Why is green technology so important in healthcare?

8 November 2021  •  Locum
Why is green technology so important in healthcare?

The healthcare sector is uniquely placed in these times of environmental crisis by contributing to climate change and pollution while bearing the brunt of its consequences. The fundamental objectives of any healthcare service are to save, prolong and enhance lives, and to ‘do no harm’. These core philosophies are very much aligned with green priorities. That is why green technology is so important in healthcare.

What is it and why is green technology so important in healthcare?

Green technology is how we develop and utilise products and systems that conserve the environment in healthcare activities while reducing any negative impacts. It needs little explanation to see how this enhances individual and public health outcomes as well as reducing the strain on healthcare services.

The impact of environmental damage on healthcare

The health impacts of environmental damage are well documented. The effects of climate change threaten to undermine gains made in public health during the past 50 years. Respiratory illness, heart disease, stroke, some cancers and direct injuries are caused by pollution, poor air quality, waste, unsafe drinking water and events arising from climate change such as wildfires, flooding and extreme weather events.

The impact of Covid-19 has put additional strain on healthcare systems around the world and only added to the impact on the climate and on societal inequalities. Additional activity in intensive care services, mass vaccinations and the increased requirement for single-use PPE has increased energy usage, emissions and the production of waste.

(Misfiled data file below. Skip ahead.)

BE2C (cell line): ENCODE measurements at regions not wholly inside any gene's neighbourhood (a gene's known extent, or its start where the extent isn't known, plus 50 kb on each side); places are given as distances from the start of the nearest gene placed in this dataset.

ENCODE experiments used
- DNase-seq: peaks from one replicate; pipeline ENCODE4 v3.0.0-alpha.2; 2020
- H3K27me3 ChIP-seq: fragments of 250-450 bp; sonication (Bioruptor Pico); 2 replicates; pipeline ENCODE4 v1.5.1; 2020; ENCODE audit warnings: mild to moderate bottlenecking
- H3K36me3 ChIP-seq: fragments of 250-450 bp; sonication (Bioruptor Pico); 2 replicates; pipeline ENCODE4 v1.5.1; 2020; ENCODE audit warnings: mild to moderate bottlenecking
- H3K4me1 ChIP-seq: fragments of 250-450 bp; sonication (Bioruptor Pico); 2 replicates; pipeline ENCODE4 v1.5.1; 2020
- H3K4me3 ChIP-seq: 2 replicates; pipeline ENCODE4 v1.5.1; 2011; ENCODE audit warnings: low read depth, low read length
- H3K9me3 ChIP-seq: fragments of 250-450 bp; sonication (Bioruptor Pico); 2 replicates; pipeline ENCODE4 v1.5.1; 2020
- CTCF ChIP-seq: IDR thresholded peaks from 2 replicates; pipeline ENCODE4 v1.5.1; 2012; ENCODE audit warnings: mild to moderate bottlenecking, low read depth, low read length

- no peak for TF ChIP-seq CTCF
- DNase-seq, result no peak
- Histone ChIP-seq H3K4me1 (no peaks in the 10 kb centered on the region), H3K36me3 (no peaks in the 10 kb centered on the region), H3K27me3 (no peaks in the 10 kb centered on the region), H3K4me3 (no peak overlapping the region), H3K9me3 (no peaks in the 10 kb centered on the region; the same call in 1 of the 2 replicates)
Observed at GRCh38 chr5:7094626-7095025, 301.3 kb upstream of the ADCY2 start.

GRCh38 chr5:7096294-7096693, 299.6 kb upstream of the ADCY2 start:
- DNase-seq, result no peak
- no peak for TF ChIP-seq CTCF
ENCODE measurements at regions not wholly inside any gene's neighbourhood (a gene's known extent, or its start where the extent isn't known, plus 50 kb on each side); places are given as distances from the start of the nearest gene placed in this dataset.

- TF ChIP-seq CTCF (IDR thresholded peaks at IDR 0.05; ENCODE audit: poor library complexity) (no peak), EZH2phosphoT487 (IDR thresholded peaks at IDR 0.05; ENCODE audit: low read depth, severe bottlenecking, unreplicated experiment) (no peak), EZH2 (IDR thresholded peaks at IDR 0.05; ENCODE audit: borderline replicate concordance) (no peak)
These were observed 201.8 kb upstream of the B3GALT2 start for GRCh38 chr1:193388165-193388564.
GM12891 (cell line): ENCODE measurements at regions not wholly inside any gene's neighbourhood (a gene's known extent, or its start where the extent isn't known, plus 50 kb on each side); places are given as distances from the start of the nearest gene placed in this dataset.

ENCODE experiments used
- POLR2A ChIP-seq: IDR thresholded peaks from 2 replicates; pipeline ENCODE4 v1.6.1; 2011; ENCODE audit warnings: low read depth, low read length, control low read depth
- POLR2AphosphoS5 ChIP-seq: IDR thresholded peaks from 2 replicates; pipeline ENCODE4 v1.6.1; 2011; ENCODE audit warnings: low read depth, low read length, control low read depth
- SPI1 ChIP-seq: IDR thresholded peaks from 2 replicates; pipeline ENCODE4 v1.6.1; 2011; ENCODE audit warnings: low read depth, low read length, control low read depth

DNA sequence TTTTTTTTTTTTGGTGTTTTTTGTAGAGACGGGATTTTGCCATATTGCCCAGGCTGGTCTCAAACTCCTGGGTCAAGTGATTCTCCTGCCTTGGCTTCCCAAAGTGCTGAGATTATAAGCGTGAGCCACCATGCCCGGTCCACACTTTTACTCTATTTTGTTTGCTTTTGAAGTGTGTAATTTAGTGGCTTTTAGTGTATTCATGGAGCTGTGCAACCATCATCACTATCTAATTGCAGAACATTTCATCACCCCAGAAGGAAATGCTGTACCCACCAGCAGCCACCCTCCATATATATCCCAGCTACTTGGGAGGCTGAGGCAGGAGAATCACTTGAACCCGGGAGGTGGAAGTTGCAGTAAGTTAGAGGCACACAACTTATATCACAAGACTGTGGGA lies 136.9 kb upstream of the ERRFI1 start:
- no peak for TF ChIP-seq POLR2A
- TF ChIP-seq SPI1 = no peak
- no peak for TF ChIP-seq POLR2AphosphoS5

The twin emergencies of the environmental emergency and a growing healthcare crisis mean that the sector must lead by example. That means health leaders, policymakers and individual facilities and staff must work together to reduce emissions, minimise waste and adopt ‘green’ policies to reduce people’s vulnerability to future threats and therefore reduce the burden on health services. This cannot be achieved without harnessing new technology.

How healthcare services actually contribute to the environmental crisis

The healthcare sector is said to contribute 4% of global greenhouse gas emissions. Breaking down this contribution further demonstrates where steps can be taken to make incremental gains in reducing pollution generated by the sector. A 2019 analysis of NHS activity in England found that of emissions:

  • 62% came from the healthcare supply chain.
  • 24% from the direct delivery of healthcare to patients.
  • 10% from staff commutes and patient and visitor travelling.
  • 4% from private services commissioned by the NHS.

The size of the single overarching provision of healthcare in the UK presents a unique opportunity to leverage its influence on reducing the carbon footprint of the NHS and other activities harmful to the environment and to health. The NHS is the largest publicly funded healthcare system in the world and the biggest employer in Europe. Driving emission volumes downwards in the NHS has the potential for significant impacts. The NHS has committed to cut its carbon footprint from direct operations to net-zero by 2040 and by 2055 within its entire supply chain.

Not only that, but the UK has a sizeable and fragmented mixture of private and publicly-funded health and social care provisions that operate alongside and outside of the NHS. Initiatives within the NHS can serve as a model to drive green programmes across the entirety of this additional provision.

The benefits of reducing the impact of healthcare on the environment

There are many coordinated initiatives underway within health services to reduce the impact of pollution and the production of greenhouse gases. All of the following, many of which utilise green technologies, have benefits for consumers of healthcare services on a local, national and global level as well as contributing to wider positive public health and patient outcomes: